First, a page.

From today's Star Tribune:
"While young women may understand theoretically that an altered lineup of Supreme Court justices could easily overturn Roe, it's hard for them to imagine that a right they've had all their lives could vanish -- poof -- overnight just because a majority of justices declare it so," Glamour wrote.
Scott Fischbach, executive director of Minnesota Citizens Concerned for Life (MCCL), the state's largest group of abortion opponents, said a number of forces have converged to change public attitudes toward abortion and other reproductive issues, particularly among young women.
Fischbach said one factor may be the impact of 30 years of experience with legal abortion, including women coming forward to talk about regretting their decisions to have abortions.
I am one of those women who grew up totally within the years of legalized abortion. Being in my late 20's, I have never known a time when a woman could not have access to that service, and the back alley abortions and wire coat-hangers are the boogey-men of long gone feminist nightmares.
In college I marched for women's rights in a town so small that there was more campus security than local police officers. Faces became so familiar that I was asked to leave the only Catholic Church in the city, where I was attending services for a class, simply because they recognized me from my protests.
We were young, we were focused, we always spelled women with a y, and we continued with a zeal and sense of righteousness that was reserved only for the pampered upper middle class girls who could never truly grasp what we were supporting because we had never been without it.
My senior seminar was the study of autobiography, and the last book was Audre Lorde's biomytholgy "Zami: A New Spelling of My Name." Inside, I found my first and most graphic glimpse of the desperation of a pregnant woman pre-RvW:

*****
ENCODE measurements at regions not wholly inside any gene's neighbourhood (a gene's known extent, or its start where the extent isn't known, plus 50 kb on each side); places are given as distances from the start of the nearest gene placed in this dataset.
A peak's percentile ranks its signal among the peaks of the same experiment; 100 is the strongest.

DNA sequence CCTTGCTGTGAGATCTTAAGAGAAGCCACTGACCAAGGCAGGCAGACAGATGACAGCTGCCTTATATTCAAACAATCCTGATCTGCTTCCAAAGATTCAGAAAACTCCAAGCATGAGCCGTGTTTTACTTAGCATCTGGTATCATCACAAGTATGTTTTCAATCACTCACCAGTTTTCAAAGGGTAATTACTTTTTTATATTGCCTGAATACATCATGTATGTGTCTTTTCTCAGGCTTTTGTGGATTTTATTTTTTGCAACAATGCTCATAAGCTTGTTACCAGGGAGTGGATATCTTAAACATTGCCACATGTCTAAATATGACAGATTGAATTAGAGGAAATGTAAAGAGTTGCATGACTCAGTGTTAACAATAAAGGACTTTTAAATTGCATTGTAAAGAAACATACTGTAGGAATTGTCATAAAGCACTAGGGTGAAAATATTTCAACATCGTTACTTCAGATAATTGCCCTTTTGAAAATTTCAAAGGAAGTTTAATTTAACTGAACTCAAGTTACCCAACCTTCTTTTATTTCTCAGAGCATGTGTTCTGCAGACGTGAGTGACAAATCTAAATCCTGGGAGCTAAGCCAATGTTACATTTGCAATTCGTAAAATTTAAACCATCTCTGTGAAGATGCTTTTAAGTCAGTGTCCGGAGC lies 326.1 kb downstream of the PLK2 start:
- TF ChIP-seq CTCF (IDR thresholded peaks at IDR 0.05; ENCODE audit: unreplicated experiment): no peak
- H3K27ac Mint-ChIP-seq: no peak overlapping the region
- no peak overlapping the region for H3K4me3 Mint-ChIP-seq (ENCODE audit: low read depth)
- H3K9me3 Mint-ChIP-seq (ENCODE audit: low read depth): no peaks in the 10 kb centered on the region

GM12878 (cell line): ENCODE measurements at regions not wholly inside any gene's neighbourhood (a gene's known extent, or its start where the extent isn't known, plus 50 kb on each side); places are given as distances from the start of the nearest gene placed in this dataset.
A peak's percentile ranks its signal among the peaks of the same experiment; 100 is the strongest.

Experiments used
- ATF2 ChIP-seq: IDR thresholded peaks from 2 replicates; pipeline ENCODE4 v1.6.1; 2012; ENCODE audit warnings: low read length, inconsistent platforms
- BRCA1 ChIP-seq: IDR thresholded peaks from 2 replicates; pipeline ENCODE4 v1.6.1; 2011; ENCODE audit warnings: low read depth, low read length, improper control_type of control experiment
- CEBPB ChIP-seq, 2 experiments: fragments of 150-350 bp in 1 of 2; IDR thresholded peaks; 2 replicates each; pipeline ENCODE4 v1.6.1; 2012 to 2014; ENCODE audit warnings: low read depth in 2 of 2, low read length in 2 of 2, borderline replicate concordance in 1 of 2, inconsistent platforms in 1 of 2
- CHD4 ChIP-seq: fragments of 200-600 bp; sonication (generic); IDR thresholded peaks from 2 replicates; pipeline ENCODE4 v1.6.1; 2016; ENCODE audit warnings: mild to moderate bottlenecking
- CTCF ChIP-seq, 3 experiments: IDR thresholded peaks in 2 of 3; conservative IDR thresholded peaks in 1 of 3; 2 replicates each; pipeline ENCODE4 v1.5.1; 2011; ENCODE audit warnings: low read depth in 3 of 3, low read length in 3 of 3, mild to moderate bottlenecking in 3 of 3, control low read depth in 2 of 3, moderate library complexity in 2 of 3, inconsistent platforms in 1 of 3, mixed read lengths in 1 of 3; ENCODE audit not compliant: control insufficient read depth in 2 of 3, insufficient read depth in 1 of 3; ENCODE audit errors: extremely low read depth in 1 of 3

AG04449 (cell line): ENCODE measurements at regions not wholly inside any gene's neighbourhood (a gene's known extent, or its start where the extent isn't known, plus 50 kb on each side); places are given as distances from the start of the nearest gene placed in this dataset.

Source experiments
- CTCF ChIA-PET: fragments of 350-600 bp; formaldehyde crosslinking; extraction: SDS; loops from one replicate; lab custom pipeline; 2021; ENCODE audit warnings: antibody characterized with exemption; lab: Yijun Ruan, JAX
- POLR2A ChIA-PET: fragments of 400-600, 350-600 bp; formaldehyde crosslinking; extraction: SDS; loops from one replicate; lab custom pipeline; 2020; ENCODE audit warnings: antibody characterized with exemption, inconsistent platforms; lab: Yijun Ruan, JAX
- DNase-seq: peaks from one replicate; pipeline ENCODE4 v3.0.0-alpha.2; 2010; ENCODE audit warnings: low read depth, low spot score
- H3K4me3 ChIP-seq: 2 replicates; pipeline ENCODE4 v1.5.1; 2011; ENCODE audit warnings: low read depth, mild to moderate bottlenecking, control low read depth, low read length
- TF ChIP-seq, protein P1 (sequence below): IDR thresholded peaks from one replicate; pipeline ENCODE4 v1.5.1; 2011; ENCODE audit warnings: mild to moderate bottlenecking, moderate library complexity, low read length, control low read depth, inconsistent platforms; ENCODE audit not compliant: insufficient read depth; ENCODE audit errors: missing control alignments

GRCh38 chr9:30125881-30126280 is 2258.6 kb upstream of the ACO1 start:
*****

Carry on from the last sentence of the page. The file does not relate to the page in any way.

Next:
Castor oil and a dozen bromo quinine pills didn't help.
Mustard baths gave me a rash and didn't help either.
Neither did jumping off a table in an empty classroom at Hunter...
I asked Ann to get me some ergotrate from the pharmacy, a drug which I had heard from nurse's talk could be used to encourage bleeding.
"Are you crazy?" she said in horror. "You can't mess around with that stuff, girl; it could kill you. It causes hemorrhaging. Let me see what I can find out for you."
In the end, Audre Lorde pays a nurse to perform a "homemade abortion" with a boiled Foley catheter.
The narrow, hard-rubber tube...softens when sterilized. When passed through the cervix into the uterus when soft, it coiled, all fifteen inches, neatly into the womb. Once hardened, its angular turns ruptured the bloody lining and began the uterine contractions that eventually expelled the implanted fetus, along with the membrane. If it wasn't expelled too soon. If it did not also puncture the uterus.
She said it was safe. The worst is over, and if anything goes wrong I can always go to the hospital. I'll tell them I didn't know her name, and I was blindfolded so I couldn't know where I was....I did not think about how I could die from the hemorrhage...
Scared, young, alone and afraid, she survived her ordeal. Many other women didn't.
Today, I blog for Choice not because I knew that time, but because I never want to.